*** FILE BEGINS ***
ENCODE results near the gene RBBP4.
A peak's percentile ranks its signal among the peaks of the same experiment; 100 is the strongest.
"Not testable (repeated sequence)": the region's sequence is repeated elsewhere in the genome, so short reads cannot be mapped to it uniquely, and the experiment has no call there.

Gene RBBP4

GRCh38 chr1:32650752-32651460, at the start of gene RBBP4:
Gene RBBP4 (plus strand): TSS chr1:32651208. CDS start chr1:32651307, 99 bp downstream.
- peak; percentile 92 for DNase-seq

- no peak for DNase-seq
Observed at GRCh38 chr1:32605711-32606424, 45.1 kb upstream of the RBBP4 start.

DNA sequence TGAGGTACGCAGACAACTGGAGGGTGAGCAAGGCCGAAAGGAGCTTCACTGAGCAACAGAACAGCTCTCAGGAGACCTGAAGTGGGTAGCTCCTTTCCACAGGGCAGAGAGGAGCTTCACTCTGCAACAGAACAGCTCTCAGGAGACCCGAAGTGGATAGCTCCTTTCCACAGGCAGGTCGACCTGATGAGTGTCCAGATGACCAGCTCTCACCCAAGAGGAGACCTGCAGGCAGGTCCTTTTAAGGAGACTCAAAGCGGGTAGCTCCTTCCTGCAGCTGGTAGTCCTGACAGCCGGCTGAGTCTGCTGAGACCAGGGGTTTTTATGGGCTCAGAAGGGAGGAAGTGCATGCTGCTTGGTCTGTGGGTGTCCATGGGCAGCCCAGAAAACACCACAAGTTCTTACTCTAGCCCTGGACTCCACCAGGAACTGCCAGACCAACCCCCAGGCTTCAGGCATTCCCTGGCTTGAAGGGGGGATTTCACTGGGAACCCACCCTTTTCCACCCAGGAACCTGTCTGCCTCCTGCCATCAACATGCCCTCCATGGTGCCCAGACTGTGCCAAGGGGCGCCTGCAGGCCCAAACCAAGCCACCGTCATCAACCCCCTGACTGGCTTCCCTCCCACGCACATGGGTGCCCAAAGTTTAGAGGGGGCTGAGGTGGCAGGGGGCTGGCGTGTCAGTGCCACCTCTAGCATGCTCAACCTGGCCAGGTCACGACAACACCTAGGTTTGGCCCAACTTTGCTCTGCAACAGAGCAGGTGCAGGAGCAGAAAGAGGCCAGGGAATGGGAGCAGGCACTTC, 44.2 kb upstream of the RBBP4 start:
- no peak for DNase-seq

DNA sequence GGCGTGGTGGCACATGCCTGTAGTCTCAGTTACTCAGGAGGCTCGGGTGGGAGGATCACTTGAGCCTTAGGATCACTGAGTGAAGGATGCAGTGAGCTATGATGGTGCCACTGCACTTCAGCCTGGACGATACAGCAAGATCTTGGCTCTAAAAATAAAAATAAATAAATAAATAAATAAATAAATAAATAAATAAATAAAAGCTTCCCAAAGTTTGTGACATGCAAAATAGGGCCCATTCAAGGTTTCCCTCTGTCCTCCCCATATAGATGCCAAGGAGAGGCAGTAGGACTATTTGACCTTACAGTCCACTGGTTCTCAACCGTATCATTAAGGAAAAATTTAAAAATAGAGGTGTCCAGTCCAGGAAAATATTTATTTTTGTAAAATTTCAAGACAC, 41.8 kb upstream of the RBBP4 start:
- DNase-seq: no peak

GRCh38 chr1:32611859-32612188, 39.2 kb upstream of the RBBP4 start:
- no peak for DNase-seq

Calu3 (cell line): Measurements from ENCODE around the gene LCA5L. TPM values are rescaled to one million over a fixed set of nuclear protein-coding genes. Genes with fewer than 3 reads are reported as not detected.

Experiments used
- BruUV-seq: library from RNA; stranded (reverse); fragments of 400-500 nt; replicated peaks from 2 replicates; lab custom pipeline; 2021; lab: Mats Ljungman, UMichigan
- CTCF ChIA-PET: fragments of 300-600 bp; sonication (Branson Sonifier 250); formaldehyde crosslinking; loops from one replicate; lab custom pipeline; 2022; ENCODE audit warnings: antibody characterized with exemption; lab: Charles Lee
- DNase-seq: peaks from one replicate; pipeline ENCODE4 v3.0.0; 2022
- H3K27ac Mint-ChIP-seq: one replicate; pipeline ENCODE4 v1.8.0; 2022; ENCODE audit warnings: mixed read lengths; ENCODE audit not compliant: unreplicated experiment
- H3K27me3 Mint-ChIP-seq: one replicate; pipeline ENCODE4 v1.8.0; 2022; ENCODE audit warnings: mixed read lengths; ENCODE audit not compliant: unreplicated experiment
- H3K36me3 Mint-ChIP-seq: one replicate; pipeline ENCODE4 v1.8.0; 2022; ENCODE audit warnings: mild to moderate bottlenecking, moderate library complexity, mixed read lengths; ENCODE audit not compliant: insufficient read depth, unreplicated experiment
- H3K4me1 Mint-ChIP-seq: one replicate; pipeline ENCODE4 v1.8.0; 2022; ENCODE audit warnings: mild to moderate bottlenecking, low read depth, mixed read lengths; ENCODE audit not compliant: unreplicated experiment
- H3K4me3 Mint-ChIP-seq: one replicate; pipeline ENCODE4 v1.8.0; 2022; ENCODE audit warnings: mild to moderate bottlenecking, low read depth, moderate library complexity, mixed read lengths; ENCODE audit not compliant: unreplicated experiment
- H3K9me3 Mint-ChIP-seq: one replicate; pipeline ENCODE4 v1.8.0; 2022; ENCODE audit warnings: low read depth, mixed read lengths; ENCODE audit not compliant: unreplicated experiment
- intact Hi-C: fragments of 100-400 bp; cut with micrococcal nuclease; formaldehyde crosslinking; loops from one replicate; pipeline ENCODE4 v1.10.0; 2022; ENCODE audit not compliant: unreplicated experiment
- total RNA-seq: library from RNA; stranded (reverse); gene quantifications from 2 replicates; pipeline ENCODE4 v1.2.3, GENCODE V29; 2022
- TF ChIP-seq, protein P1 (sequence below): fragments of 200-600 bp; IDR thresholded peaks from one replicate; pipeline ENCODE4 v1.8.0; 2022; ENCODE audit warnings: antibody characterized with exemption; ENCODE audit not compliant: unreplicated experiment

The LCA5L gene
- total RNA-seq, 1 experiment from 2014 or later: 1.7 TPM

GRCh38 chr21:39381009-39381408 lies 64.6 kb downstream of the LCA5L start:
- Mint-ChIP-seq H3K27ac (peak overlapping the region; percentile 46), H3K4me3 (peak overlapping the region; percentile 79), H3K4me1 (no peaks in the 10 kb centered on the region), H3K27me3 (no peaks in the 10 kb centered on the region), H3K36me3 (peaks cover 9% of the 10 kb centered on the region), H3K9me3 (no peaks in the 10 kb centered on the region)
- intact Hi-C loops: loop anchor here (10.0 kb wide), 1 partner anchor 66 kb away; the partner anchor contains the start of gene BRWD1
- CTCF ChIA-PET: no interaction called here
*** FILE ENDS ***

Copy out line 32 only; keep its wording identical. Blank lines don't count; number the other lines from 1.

GRCh38 chr21:39381009-39381408 lies 64.6 kb downstream of the LCA5L start: